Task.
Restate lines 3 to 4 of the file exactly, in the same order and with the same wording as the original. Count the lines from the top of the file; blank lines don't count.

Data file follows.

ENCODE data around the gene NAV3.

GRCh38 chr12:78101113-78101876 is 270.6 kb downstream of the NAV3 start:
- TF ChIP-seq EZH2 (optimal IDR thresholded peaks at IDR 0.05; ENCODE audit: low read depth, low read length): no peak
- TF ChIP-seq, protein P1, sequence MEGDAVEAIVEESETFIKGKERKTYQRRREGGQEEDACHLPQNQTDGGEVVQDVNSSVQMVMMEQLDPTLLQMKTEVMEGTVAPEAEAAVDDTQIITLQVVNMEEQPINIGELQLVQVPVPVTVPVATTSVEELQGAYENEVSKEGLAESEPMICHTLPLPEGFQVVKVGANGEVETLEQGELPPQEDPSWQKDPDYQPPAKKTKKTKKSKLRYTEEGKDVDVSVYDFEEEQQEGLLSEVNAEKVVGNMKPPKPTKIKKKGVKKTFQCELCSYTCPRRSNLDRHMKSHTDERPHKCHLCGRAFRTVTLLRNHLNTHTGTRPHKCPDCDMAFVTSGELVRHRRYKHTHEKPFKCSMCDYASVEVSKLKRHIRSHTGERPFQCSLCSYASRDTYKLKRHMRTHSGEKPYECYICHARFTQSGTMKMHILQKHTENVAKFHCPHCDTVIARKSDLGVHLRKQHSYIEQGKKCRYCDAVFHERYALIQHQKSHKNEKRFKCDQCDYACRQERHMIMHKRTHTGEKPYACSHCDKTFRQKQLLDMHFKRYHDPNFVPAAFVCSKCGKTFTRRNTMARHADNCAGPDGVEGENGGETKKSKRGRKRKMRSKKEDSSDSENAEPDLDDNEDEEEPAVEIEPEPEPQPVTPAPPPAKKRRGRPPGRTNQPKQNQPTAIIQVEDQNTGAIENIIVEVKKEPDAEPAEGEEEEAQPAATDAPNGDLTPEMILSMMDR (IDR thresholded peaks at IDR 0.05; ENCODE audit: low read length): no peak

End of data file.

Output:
- TF ChIP-seq EZH2 (optimal IDR thresholded peaks at IDR 0.05; ENCODE audit: low read depth, low read length): no peak
- TF ChIP-seq, protein P1, sequence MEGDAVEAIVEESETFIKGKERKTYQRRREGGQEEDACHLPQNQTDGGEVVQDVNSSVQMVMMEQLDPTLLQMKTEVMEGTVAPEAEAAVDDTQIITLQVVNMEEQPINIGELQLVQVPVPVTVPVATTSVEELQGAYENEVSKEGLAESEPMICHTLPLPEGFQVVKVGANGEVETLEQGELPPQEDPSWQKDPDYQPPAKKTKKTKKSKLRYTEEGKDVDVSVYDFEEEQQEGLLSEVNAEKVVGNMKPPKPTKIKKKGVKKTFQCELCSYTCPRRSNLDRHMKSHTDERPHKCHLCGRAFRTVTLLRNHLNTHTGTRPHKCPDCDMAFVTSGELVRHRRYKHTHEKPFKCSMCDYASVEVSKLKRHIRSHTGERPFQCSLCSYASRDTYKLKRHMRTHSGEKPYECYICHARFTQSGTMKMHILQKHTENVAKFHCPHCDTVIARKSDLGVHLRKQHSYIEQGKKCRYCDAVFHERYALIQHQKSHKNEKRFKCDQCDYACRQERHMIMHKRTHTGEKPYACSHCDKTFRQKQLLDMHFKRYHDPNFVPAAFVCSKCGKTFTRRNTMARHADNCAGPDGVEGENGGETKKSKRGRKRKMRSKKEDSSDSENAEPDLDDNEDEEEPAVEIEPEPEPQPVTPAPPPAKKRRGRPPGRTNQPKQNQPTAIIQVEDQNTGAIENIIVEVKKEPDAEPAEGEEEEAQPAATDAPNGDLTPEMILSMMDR (IDR thresholded peaks at IDR 0.05; ENCODE audit: low read length): no peak